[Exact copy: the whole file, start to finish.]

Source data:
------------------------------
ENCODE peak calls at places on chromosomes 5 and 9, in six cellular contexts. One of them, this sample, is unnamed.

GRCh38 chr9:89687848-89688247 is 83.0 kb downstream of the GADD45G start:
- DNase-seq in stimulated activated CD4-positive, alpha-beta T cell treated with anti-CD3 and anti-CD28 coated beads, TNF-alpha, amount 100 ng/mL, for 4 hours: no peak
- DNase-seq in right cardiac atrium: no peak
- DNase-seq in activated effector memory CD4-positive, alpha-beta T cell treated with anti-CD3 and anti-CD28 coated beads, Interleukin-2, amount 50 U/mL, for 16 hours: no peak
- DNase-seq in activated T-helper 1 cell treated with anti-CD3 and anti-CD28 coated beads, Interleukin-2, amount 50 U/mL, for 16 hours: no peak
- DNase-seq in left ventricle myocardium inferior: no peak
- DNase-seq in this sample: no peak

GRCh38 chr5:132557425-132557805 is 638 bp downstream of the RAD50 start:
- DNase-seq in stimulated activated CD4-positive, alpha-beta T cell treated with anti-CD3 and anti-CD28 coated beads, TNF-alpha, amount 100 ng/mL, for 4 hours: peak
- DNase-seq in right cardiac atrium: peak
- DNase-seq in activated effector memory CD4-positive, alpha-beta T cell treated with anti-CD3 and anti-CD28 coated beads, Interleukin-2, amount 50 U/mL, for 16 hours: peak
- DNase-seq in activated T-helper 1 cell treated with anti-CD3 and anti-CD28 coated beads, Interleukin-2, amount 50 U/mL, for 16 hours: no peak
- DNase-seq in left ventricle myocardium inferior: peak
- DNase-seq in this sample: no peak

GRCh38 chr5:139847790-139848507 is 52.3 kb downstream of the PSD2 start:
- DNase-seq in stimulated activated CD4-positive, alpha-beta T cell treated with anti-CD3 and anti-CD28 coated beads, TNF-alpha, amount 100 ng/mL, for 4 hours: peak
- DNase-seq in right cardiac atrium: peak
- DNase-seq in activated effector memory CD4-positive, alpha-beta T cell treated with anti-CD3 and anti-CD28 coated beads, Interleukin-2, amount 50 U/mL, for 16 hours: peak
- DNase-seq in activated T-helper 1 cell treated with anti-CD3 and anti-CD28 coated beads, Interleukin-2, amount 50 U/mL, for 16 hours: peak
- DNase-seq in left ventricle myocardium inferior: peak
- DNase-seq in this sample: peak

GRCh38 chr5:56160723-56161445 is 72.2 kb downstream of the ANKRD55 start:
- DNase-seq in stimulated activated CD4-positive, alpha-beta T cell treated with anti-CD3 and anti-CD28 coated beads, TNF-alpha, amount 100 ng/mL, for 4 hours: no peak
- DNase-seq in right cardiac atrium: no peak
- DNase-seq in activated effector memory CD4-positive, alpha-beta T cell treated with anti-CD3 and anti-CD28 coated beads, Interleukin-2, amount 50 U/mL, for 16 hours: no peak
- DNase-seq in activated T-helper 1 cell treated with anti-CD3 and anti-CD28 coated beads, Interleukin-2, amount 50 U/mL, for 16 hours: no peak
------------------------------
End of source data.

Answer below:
ENCODE peak calls at places on chromosomes 5 and 9, in six cellular contexts. One of them, this sample, is unnamed.

GRCh38 chr9:89687848-89688247 is 83.0 kb downstream of the GADD45G start:
- DNase-seq in stimulated activated CD4-positive, alpha-beta T cell treated with anti-CD3 and anti-CD28 coated beads, TNF-alpha, amount 100 ng/mL, for 4 hours: no peak
- DNase-seq in right cardiac atrium: no peak
- DNase-seq in activated effector memory CD4-positive, alpha-beta T cell treated with anti-CD3 and anti-CD28 coated beads, Interleukin-2, amount 50 U/mL, for 16 hours: no peak
- DNase-seq in activated T-helper 1 cell treated with anti-CD3 and anti-CD28 coated beads, Interleukin-2, amount 50 U/mL, for 16 hours: no peak
- DNase-seq in left ventricle myocardium inferior: no peak
- DNase-seq in this sample: no peak

GRCh38 chr5:132557425-132557805 is 638 bp downstream of the RAD50 start:
- DNase-seq in stimulated activated CD4-positive, alpha-beta T cell treated with anti-CD3 and anti-CD28 coated beads, TNF-alpha, amount 100 ng/mL, for 4 hours: peak
- DNase-seq in right cardiac atrium: peak
- DNase-seq in activated effector memory CD4-positive, alpha-beta T cell treated with anti-CD3 and anti-CD28 coated beads, Interleukin-2, amount 50 U/mL, for 16 hours: peak
- DNase-seq in activated T-helper 1 cell treated with anti-CD3 and anti-CD28 coated beads, Interleukin-2, amount 50 U/mL, for 16 hours: no peak
- DNase-seq in left ventricle myocardium inferior: peak
- DNase-seq in this sample: no peak

GRCh38 chr5:139847790-139848507 is 52.3 kb downstream of the PSD2 start:
- DNase-seq in stimulated activated CD4-positive, alpha-beta T cell treated with anti-CD3 and anti-CD28 coated beads, TNF-alpha, amount 100 ng/mL, for 4 hours: peak
- DNase-seq in right cardiac atrium: peak
- DNase-seq in activated effector memory CD4-positive, alpha-beta T cell treated with anti-CD3 and anti-CD28 coated beads, Interleukin-2, amount 50 U/mL, for 16 hours: peak
- DNase-seq in activated T-helper 1 cell treated with anti-CD3 and anti-CD28 coated beads, Interleukin-2, amount 50 U/mL, for 16 hours: peak
- DNase-seq in left ventricle myocardium inferior: peak
- DNase-seq in this sample: peak

GRCh38 chr5:56160723-56161445 is 72.2 kb downstream of the ANKRD55 start:
- DNase-seq in stimulated activated CD4-positive, alpha-beta T cell treated with anti-CD3 and anti-CD28 coated beads, TNF-alpha, amount 100 ng/mL, for 4 hours: no peak
- DNase-seq in right cardiac atrium: no peak
- DNase-seq in activated effector memory CD4-positive, alpha-beta T cell treated with anti-CD3 and anti-CD28 coated beads, Interleukin-2, amount 50 U/mL, for 16 hours: no peak
- DNase-seq in activated T-helper 1 cell treated with anti-CD3 and anti-CD28 coated beads, Interleukin-2, amount 50 U/mL, for 16 hours: no peak